Don’t look away. The “Zero Suicide” movement is spreading globally, aiming to eradicate such deaths by changing mindsets. Medical practitioners, activists and policy makers, backed by research, believe that being proactive across public service sectors can have a major impact. Someone in the world commits suicide every 40 seconds, and in Britain, it’s the leading cause of death for women younger than 35 and men under 50. New reforms are shattering “inevitability” narratives that foster apathy, and showing how simple interventions — like installing netting below bridges — could dramatically reduce suicide rates.
They didn’t drop out of the sky. Latin American archaeologists are fed up with foreigners playing fast and loose with pre-Columbian history, especially when they appear to be mutilating mummies to prove extraterrestrial influence on ancient cultures. Amateur “ufologists” have long looked to places like Peru for clues of “secret ancestors,” passing off modified mummies as Incas from another planet. But experts are now shedding otherwise reserved demeanors to denounce a web series called Unearthing Nazca as racist — discounting the idea that nonwhites couldn’t have built the Western Hemisphere’s greatest civilizations.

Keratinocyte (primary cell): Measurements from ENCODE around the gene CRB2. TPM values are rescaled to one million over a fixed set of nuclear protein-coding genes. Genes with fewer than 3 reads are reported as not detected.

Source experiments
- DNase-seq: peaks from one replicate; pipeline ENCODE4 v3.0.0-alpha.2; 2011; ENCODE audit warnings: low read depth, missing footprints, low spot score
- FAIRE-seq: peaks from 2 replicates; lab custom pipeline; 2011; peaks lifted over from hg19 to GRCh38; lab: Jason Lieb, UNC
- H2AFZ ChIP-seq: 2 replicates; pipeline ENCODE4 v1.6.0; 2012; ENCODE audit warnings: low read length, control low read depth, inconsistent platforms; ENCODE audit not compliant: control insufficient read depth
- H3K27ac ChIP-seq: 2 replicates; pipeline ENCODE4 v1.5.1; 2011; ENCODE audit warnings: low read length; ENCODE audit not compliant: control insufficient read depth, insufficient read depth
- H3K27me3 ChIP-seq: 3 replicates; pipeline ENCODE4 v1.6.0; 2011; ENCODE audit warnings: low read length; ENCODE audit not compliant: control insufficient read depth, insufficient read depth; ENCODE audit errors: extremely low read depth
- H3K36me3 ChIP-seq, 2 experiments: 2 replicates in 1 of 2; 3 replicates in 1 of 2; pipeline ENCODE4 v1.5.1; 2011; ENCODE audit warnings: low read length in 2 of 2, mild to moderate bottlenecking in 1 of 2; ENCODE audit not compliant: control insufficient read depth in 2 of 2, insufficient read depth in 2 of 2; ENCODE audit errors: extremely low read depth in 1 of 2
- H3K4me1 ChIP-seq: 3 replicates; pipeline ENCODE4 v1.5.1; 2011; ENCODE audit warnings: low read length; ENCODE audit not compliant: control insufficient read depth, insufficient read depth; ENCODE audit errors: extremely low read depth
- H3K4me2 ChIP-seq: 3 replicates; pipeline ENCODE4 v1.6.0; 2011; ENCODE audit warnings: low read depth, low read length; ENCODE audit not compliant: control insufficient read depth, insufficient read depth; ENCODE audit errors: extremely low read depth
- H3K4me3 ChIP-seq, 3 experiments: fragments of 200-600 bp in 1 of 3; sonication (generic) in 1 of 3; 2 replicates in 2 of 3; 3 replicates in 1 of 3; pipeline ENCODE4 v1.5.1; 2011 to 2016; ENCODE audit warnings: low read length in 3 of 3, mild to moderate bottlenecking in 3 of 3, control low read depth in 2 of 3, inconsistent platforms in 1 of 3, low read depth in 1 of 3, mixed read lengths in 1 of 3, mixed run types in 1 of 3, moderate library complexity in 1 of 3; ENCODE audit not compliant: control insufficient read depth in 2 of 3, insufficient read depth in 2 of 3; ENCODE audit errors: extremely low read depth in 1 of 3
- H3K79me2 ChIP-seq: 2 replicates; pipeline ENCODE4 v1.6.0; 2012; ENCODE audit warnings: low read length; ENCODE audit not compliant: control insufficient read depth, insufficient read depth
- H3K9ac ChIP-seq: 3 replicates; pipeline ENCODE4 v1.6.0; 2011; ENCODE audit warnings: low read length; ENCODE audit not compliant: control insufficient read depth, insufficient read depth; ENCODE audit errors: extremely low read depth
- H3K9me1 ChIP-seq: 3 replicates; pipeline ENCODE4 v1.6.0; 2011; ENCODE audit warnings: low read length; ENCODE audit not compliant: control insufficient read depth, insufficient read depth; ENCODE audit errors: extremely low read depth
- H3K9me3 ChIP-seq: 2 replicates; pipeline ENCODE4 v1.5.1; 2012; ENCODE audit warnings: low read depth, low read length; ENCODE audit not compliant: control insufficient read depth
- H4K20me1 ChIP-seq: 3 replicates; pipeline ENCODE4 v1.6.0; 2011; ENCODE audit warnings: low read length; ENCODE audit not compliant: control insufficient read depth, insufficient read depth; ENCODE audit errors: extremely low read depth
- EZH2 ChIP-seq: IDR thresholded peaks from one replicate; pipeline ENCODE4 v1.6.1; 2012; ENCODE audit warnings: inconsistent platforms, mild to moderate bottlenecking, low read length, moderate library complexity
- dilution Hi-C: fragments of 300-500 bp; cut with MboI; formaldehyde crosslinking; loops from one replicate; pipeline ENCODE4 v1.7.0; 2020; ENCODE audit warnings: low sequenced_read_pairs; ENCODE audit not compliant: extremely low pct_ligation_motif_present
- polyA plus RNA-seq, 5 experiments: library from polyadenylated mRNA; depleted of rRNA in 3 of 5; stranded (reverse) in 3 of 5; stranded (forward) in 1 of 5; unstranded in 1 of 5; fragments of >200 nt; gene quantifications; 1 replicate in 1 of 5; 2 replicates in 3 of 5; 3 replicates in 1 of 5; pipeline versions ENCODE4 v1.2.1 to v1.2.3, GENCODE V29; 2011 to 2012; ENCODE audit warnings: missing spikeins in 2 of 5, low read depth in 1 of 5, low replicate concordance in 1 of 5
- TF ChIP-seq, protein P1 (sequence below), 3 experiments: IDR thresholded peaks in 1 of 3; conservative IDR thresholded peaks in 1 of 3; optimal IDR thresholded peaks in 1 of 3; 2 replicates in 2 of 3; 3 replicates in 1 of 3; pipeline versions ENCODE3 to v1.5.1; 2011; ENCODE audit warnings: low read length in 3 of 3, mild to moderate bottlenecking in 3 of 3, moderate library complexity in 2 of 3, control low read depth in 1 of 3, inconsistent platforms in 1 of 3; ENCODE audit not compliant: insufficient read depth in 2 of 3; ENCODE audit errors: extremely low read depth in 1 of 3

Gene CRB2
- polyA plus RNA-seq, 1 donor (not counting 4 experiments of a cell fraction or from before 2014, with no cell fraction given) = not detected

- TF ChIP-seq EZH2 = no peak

The curve balls were many. In 1997, Hideki Irabu’s heavy, 6′5″ figure loomed atop the Yankees mound, inspiring teammates. Yet his initial promise soon fell to mockery as one bad inning spiraled into multiple losses. Two years later, he was out. Having never met his absentee American GI father growing up in Japan, Irabu’s single-parent upbringing had left him feeling lost — and meeting him as his career fell apart didn’t change that. Without baseball, the 42-year-old drank heavily and, in 2011, hanged himself, leaving his father to contemplate a son’s fate.